Ralph Bunche life and biography

Ralph Bunche picture, image, poster

Ralph Bunche biography

Date of birth : 1904-08-07
Date of death : 1971-12-09
Birthplace : Detroit, Michigan, United States
Nationality : American
Category : Science and Technology
Last modified : 2010-07-13
Credited as : Political scientist and diplomat, received Medal of Freedom from president Kennedy, Nobel Peace Prize

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Ralph Johnson Bunche (August 7, 1904 – December 9, 1971) was an American political scientist and diplomat who received the 1950 Nobel Peace Prize for his late 1940s mediation in Palestine. He was the first person of color to be so honored in the history of the Prize. He was involved in the formation and administration of the United Nations. In 1963, he received the Medal of Freedom from President John F. Kennedy.

Prominent Figure.
In 1950 Ralph Bunche became the first black person awarded the Nobel Peace Prize for his role in fostering an armistice between warring Arabs and Israelis. The award brought to public attention a long record of public service. Bunche was a central figure among blacks, and although less well known during the 1940s than W. E. B. Du Bois or A. Philip Randolph, like them he prepared the way for the civil rights revolution of the 1950s and 1960s. An early leader in forming American policy in Africa, Bunche played a major intellectual role in the decolonization movement after World War II.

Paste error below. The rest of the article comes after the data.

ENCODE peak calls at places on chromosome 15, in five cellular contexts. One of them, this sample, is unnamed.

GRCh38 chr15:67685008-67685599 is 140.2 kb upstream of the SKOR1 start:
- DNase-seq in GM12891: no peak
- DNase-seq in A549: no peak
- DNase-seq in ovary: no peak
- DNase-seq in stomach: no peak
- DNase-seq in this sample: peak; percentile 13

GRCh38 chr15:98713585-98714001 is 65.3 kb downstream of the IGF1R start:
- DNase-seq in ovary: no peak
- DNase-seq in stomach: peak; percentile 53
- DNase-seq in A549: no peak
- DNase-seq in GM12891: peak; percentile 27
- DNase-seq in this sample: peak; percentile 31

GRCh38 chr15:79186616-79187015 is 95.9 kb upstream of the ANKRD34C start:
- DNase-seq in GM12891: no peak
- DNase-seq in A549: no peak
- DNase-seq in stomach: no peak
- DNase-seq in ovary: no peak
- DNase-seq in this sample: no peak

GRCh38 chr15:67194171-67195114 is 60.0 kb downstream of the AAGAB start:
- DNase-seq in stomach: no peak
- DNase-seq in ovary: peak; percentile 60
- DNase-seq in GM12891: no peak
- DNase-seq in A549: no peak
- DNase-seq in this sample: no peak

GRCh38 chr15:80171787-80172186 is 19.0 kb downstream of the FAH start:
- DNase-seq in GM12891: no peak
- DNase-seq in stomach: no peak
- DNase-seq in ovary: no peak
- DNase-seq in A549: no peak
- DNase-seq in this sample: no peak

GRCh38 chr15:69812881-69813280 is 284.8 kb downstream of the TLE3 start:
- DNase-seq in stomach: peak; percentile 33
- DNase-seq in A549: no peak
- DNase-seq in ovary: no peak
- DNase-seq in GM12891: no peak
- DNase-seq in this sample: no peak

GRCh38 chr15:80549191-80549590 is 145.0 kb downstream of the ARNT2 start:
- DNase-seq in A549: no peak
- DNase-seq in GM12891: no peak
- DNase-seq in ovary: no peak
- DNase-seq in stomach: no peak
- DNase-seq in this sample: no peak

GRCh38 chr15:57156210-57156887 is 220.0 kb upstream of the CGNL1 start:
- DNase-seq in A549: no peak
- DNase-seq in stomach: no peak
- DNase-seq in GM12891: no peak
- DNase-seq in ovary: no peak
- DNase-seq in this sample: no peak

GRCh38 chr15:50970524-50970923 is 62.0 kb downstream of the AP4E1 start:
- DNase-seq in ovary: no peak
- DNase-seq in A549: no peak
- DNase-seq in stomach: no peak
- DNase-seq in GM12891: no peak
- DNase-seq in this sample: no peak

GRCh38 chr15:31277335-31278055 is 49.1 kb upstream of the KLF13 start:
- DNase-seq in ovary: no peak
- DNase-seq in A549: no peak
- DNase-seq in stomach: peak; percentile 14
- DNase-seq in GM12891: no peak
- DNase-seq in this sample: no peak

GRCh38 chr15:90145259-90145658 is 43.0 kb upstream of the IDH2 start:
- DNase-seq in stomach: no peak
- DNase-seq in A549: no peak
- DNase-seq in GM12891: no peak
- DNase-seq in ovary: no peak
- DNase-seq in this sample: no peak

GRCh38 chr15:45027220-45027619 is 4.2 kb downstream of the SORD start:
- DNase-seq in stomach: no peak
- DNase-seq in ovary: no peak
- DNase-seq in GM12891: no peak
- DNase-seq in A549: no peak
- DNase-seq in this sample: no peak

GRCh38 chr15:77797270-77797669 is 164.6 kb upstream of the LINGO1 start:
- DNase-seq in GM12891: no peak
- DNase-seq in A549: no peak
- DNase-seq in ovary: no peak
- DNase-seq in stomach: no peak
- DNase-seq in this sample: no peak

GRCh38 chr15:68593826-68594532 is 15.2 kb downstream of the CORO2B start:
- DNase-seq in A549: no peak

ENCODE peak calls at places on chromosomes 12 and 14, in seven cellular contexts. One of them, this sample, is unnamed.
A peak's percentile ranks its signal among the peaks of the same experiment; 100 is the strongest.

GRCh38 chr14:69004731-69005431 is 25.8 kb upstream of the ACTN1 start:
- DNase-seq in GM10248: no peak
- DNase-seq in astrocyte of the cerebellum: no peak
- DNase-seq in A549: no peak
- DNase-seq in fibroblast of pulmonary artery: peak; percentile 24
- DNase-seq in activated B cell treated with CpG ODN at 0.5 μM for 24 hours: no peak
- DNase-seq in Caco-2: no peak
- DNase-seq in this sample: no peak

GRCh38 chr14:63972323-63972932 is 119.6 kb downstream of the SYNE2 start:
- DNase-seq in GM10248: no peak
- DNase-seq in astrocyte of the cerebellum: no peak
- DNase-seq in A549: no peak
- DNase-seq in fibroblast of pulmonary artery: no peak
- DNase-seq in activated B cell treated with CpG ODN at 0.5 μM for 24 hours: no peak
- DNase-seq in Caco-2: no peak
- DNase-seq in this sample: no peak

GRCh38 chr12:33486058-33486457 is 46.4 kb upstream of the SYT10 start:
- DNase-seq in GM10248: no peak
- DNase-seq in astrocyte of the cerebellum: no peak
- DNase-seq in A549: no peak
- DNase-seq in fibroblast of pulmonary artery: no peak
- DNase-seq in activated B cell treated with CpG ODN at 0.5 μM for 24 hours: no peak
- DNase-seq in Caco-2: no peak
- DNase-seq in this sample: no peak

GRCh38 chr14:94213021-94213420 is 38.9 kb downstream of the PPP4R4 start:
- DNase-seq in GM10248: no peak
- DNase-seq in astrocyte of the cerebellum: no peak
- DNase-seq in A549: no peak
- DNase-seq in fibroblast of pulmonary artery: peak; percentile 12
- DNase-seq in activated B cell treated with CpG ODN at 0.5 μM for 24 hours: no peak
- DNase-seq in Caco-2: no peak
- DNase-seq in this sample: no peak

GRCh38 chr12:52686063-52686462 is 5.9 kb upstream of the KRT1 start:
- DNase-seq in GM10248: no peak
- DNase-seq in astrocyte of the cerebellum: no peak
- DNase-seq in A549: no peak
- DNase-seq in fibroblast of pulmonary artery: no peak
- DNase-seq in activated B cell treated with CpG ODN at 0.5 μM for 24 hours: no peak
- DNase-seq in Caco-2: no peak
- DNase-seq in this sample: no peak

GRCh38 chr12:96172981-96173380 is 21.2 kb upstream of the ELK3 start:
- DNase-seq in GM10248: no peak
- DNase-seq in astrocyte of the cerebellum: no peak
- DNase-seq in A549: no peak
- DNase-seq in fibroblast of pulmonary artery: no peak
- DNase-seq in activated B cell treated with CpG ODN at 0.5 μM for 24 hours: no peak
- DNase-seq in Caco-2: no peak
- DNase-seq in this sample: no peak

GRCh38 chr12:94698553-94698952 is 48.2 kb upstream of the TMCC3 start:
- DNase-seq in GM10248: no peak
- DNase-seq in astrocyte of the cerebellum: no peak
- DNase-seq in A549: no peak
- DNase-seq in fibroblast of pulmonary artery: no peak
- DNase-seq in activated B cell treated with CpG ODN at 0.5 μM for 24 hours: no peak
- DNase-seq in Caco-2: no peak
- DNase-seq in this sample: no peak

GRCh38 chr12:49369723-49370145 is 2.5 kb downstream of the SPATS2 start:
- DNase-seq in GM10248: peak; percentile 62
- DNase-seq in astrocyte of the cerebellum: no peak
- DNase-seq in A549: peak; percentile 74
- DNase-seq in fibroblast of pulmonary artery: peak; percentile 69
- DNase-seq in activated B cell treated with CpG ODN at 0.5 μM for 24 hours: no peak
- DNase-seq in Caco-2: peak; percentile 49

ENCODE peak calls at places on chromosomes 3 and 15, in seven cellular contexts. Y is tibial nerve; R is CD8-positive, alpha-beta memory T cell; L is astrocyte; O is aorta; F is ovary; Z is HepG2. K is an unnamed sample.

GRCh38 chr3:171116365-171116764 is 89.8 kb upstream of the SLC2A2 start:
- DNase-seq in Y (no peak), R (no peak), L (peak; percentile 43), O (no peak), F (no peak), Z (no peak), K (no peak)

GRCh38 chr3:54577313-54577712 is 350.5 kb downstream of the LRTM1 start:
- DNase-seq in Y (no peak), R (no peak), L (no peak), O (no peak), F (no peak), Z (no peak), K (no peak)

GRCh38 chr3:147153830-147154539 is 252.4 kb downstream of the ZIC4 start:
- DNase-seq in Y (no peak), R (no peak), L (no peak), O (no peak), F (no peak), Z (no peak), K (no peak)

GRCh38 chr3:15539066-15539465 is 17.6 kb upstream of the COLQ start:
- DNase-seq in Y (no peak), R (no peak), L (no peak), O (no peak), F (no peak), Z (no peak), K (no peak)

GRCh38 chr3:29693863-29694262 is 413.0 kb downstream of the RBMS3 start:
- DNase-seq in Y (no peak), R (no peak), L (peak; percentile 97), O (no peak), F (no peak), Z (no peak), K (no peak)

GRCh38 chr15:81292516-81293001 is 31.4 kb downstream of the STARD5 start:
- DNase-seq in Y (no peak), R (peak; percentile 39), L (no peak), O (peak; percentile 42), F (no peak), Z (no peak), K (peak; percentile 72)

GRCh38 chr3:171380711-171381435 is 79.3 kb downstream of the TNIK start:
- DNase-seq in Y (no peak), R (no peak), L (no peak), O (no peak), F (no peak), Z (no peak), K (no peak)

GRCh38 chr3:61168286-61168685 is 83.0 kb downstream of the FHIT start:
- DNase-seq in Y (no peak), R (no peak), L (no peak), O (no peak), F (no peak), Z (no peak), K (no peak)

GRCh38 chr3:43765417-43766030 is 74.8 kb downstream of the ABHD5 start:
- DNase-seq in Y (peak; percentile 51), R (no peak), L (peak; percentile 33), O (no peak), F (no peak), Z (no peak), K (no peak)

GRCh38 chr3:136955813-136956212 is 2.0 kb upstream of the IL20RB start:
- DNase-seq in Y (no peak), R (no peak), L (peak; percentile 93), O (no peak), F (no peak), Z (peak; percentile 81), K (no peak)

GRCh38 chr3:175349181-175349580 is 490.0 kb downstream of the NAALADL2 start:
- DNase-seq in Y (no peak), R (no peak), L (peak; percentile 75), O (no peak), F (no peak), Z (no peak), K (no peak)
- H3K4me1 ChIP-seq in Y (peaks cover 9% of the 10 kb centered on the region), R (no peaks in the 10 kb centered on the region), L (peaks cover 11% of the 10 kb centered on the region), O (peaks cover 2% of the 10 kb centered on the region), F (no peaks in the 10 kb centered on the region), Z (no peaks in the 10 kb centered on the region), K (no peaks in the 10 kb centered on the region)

Respected Scholar.
The grandson of slaves, Bunche was born on 7 August 1904 in Detroit. Showing intellectual promise early, he excelled academically and graduated with honors from the University of California, Los Angeles. He attended graduate school at Harvard University and became a faculty member at Howard University in Washington, D.C., the "Black Athens" of America. He then returned to Harvard to complete his Ph.D. in government and international relations in 1934. Widely considered one of the foremost students of race relations, he became the chief assistant to the Swedish sociologist Gunnar Myrdal, contributing to his groundbreaking study An American Dilemma: The Negro Problem and Modern Democracy (1944). Joining the Office of Strategic Services (OSS) in World War II as an analyst, Bunche quickly became the intelligence agency's expert on Africa and the Far East and wrote the handbook given to every GI entering the North African combat theater.

Skillful Diplomat.
In 1944 Bunche joined the State Department's Division of Dependent Area Affairs, then in 1947 was appointed to the United Nations to deal with territories under UN trusteeship. In that capacity he was assigned to Palestine at the moment when many surviving European Jews were flocking to their ancestral homeland to seek a nation of their own. Britain had indicated its willingness to grant independence to Palestine, but monarchs in neighboring states insisted that it become an Arab nation. The partition of Palestine into Jewish and Arab states precipitated the first Arab-Israeli War. When the UN mediator in the conflict, Count Folke Bernadotte of Sweden, was assassinated by Jewish terrorists, Bunche replaced him and used his extraordinary diplomatic skills to craft a cease-fire acceptable to both sides. His diplomacy led him to be considered by President Harry S Truman for the post of undersecretary of state, but the nomination was abandoned as too provocative a challenge to the prevailing color line. The Swedish government noticed Bunche's talents, however, and awarded him the Nobel Peace Prize. In 1955 he was appointed Undersecretary of the United Nations, the highest position held by an American in the organization at the time, and he continued to mediate conflicts throughout the world. He became undersecretary-general in 1967.

Under Attack.